(Ezekiel 2:1-5, Psalm 123, 2 Corinthians 12:2-10)
(watch here: https://youtu.be/51Fu7m1Mhyc)
He left that place and came to his hometown, and his disciples followed him. 2On the sabbath he began to teach in the synagogue, and many who heard him were astounded. They said, “Where did this man get all this? What is this wisdom that has been given to him? What deeds of power are being done by his hands! 3Is not this the carpenter, the son of Mary and brother of James and Joses and Judas and Simon, and are not his sisters here with us?” And they took offense at him. 4Then Jesus said to them, “Prophets are not without honor, except in their hometown, and among their own kin, and in their own house.” 5And he could do no deed of power there, except that he laid his hands on a few sick people and cured them. 6And he was amazed at their unbelief.
Then he went about among the villages teaching. 7He called the twelve and began to send them out two by two, and gave them authority over the unclean spirits. 8He ordered them to take nothing for their journey except a staff; no bread, no bag, no money in their belts; 9but to wear sandals and not to put on two tunics. 10He said to them, “Wherever you enter a house, stay there until you leave the place. 11If any place will not welcome you and they refuse to hear you, as you leave, shake off the dust that is on your feet as a testimony against them.” 12So they went out and proclaimed that all should repent. 13They cast out many demons, and anointed with oil many who were sick and cured them.
There’s a joke about a duck who walks into a feed store and asks, “Got any duck feed?” The clerk tells him, “No, we don’t have a market for it so we don’t carry it.” The duck says, “Okay,” and leaves. The next day, the duck again walks in to the feed store and asks, “Got any duck feed?” Again the clerk says no and the duck leaves. The next day, the duck once again walks in, and asks, “Got any duck feed?” The clerk says, “I’ve told you twice, we don’t have duck feed, we’ve never had duck feed and we never will have duck feed. If you ask me again, I’ll nail your feet to the floor.” The duck leaves. The next day, the duck walks in and asks, “Got any nails?” The clerk responds, “No.” The duck gulps and asks “Got any duck feed?”
That clever duck saw an obstacle and found a way to get around it. It wasn’t going to be held back from begging daily for the food it needed. The threat was respected yet questioned and proved to be an empty threat after all. With a little persistence, the duck saw through the empty threat and overcame the obstacle that was presented. That duck’s persistence is not unlike the persistence we find in this week’s lessons. In our first lesson, we heard the prophet Ezekiel receiving his call to bring the Word of the Lord to the rebellious people of Israel. It wasn’t an easy calling. For years, the people of Israel had either not heard God’s Word or chosen to ignore it. God wasn’t telling Ezekiel to reach out to the people who hadn’t heard His Word yet. Spreading God’s Word to the unknowing, the unchurched, is the job of God’s apostles. No, God specifically called Ezekiel to re-spread His Word to the Israelites who had knowingly and willfully chosen to ignore it; i.e. the rebellious Israelites. These Israelites had, for one reason or another, felt that God’s Word was irrelevant to their lives…irrelevant and useless. They felt that they knew what was best for their lives, not God. And because they felt this way about His Word, these Israelites openly rebelled against God and His Word. Like children angry with their parents when they don’t get their way, the rebellious Israelites behaved in ways that were meant to anger God. Ezekiel was called to be a prophet to the rebellious Israelites, bringing words of judgment and condemnation. He was called to speak words that nobody wanted to hear and to persistently speak them. God persistently found ways to speak to His people. Yes, at times their rebelliousness presented quite an obstacle. But God persistently found ways to reach out to them and remind them that they were His beloved children.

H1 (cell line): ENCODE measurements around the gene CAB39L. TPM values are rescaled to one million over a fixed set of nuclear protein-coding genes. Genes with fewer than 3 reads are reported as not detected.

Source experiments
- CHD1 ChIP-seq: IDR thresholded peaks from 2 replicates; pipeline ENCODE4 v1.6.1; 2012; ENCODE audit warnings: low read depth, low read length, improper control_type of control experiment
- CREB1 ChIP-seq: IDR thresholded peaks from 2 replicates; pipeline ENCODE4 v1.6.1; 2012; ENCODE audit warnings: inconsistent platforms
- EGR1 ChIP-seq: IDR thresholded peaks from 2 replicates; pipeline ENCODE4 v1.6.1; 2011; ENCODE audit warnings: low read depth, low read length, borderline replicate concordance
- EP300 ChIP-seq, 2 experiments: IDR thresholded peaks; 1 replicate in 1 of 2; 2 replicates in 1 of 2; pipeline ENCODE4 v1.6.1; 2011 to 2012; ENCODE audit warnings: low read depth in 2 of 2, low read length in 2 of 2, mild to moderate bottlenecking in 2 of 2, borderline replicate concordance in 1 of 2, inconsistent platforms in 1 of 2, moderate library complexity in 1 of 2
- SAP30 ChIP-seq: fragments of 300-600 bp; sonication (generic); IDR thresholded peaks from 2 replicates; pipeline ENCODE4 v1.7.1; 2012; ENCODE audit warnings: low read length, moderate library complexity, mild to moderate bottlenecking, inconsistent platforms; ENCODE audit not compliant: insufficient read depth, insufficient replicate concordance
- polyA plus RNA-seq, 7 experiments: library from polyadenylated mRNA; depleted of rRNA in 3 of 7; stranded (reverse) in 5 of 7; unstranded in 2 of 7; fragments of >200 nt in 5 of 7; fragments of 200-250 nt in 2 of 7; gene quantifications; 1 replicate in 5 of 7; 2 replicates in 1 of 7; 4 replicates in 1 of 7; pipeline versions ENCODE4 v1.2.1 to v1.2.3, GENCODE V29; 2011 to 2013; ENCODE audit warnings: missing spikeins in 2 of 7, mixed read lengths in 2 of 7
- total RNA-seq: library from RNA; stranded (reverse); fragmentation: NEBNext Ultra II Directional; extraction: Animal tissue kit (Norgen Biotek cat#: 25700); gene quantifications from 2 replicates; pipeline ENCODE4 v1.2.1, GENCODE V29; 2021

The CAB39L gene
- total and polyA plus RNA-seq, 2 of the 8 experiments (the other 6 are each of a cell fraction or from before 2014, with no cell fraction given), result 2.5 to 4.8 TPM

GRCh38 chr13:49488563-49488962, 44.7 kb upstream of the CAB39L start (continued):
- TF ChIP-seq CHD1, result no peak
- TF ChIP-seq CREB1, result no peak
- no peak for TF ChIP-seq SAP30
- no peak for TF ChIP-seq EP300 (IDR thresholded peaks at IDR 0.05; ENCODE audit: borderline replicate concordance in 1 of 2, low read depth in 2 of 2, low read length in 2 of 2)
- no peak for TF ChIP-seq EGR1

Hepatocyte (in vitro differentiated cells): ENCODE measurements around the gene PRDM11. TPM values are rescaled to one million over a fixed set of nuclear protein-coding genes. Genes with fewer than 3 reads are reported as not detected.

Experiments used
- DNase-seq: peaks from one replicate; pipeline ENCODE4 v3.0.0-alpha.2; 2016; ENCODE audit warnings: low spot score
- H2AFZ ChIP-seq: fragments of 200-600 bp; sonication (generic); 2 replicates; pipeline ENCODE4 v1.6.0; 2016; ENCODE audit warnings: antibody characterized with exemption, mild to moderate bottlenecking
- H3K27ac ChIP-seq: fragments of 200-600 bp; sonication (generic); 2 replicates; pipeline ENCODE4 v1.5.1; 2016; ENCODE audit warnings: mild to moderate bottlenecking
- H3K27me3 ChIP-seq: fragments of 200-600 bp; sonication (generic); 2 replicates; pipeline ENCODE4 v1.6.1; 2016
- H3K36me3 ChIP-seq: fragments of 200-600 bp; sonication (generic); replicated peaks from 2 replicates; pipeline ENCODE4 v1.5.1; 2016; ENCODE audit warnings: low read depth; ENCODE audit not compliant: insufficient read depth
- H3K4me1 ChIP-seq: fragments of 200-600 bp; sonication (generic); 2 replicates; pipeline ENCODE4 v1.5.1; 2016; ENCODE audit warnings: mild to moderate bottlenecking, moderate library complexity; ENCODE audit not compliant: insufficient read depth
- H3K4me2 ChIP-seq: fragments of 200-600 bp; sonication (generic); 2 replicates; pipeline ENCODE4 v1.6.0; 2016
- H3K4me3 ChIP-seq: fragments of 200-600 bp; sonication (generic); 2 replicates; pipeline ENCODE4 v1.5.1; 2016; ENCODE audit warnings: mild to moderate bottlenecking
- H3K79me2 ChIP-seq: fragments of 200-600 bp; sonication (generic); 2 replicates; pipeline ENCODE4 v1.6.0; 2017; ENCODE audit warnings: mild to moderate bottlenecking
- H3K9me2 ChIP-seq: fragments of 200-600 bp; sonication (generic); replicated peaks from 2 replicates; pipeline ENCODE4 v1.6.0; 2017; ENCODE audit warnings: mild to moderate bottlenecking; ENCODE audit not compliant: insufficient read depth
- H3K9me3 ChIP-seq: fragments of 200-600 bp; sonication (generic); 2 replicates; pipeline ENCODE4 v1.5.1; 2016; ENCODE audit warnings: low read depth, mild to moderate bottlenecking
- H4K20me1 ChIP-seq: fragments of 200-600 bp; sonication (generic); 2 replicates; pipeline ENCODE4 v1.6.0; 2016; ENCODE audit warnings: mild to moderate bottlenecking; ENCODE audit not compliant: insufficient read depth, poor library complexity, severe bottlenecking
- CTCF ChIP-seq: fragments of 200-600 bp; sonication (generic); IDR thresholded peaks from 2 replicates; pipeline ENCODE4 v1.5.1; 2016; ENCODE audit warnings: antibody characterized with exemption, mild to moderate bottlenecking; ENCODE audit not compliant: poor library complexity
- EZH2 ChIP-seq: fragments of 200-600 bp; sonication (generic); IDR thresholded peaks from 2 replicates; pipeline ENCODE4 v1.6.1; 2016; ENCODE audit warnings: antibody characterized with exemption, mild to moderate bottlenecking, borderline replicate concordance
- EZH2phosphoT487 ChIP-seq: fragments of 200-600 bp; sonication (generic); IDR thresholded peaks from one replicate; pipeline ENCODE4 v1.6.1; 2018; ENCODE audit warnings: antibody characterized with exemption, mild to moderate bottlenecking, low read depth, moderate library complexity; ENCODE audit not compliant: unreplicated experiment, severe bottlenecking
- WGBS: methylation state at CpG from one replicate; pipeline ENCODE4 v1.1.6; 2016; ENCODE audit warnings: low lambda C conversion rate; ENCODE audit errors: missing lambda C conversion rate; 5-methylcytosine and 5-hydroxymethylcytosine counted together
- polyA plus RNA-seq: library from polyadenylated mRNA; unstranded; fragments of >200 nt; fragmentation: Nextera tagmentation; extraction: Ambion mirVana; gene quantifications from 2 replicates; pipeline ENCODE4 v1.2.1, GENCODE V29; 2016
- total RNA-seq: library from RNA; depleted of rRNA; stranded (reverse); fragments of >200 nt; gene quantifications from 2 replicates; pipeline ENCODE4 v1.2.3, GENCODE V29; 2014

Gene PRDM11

The Israelites’ story is like our own story. God persistently finds ways to speak to us in spite of our rebellious ways. We’ve heard His Word and yet we, too, believe at times that we know what’s best for our lives. We believe that God’s Word is irrelevant and useless to our lives. We rebel against its truth and wisdom. God persistently reaches out to us, too, and His Word is just as relevant and useful to us as it was to the Israelites. God encouraged Ezekiel in his challenge, “Whether they hear or refuse to hear (for they are a rebellious house), they shall know that there has been a prophet among them.” It wasn’t Ezekiel’s words of judgment and condemnation; it was God’s words and God’s Word always finds a way to be heard. We might run from it, we might claim its irrelevancy and uselessness, and we might behave contrary to it but that doesn’t mean it is any less true and wise. Ezekiel was tasked with overcoming a difficult obstacle but God encouraged him to be persistent. God is persistent…God’s Word is persistent.